This did not come out of the blue: The urge to dress up and role-play has been stirring in the aging adolescent for several years, club culture being a fundamental example. A vintage porkpie hat on a ska-free head remains a potent thing, charged as it is with the past and one’s hatred of it. (Irony rarely starts as an act of love.) But that old new-wave idea of theater-in-life has lost its sting. Starting in the early 1990’s, baby-doll dresses were drained of their social critique of sexist culture, and became, well, dresses to make women look like sexier infants. And thrift-store culture has morphed into its mirror image; where once we attacked the perceived emptiness of the past, or re-evaluated our misunderstanding of it, now we pine for the emptiness.
Seven years on, it’s become an epidemic: a music-style-nostalgia infestation, mingling the indulgence of hippie culture with the surliness of Frank Sinatra’s egoism. The clothes are spiffy enough, and the music worth re-evaluating, but at what price? Where did irony flee to? Dean Martin sings “Love Is Just a Kick in the Head,” and we tie our cleats on. Lounge culture is no longer the alternative poverty of the indie-rock scenester, but a nostalgia for the times of the Red Scare. It’s a rebirth of the 50’s potentially worse than the 50’s.
Listening to recent attempts by 30-ish Los Angeleno alternative types to cover lounge standards on the recent Lounge-a-palooza (Hollywood) compilation can be nauseating. To hear Michelle Shocked and her guest from the past, Glen Campbell, unintentionally deconstruct “Wichita Lineman” is excruciating. Why is a trend only validated in the minds of record company execs when Flea-who helped put the project together-picks up on it? No doubt there are Red Hot Chili Pepper revivalists coming in the next half-decade, and then perhaps Flea and his compatriots will have to suffer through a jackboot in the face by a younger generation.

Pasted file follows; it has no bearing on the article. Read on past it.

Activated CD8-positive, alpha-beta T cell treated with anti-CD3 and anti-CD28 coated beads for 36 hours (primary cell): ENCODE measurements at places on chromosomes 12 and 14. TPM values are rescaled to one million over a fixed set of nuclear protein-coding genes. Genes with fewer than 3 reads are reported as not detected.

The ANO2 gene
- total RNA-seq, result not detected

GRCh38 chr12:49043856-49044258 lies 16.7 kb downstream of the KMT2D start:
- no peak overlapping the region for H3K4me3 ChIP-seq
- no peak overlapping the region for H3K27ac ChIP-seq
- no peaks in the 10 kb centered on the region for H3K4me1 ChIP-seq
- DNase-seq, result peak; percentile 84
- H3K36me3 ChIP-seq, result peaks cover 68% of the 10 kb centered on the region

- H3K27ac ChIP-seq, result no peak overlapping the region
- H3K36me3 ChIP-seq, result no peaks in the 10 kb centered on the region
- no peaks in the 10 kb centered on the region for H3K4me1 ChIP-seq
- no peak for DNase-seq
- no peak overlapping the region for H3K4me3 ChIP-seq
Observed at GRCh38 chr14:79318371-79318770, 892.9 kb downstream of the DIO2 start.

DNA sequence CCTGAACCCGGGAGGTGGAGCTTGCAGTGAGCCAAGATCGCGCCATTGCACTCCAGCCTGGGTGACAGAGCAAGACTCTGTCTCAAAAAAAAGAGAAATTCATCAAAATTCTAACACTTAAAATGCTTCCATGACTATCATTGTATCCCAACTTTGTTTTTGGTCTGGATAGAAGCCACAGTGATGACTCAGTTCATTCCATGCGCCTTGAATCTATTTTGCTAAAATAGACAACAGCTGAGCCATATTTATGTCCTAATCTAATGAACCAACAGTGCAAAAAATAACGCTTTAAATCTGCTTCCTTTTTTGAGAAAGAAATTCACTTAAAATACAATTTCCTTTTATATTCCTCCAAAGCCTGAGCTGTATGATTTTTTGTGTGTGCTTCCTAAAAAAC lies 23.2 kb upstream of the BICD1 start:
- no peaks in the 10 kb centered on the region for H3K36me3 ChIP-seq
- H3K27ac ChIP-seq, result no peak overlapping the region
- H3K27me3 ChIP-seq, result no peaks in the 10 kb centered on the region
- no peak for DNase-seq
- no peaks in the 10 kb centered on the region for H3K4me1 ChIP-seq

Make no mistake, though: Esthetically, the interest in such eclectic trailblazers as Mr. Esquivel is important, and I am not being perverse when I suggest that in the long run his music will have a greater influence than either Pearl Jam or Bruce Springsteen. Shifting the role of the Latin band leader from gyrating performer to meticulous arranger, Mr. Esquivel performs a function similar to the more self-conscious Andy Warhol. He was not an “artist” in the high modernist sense, but a creator of brilliant product. Certainly he had no idea that the inappropriate “zum-zum-zums” of his backing singers would sound half-baked to future generations, that this ridiculousness would bring pleasure, and that that pleasure would validate the art as art.
Is music an object created or perceived? Must the artist grunt for his work to be “felt”? The facelessness of much lounge music allows the listener to value his reactions to the music over the coifed angst of the performer’s personae. The painfully false self-revelation of a Morrissey, for instance, is no longer enough (and we should be thankful). After 40 years, rock is slowly shifting back toward the margins from which it arose, and the sheer quantity of product out there is allowing a musical diversity for even the most intemperate minds. I welcome a few dinner jackets into the Loser’s Lounge, but what I find particularly frustrating about the lounge movement is that a potential alliance for the expanding of musical possibilities risks becoming a stylish straitjacket for well-dressed, empty minds.
Every decade seems to contain the history of 10 decades, and the lounge movement has opened our eyes to a lot of work falsely perceived as ephemera. But I hope that when we travel back to the 1940’s, it isn’t the storm troopers that get into our heads, no matter how sharply they dress.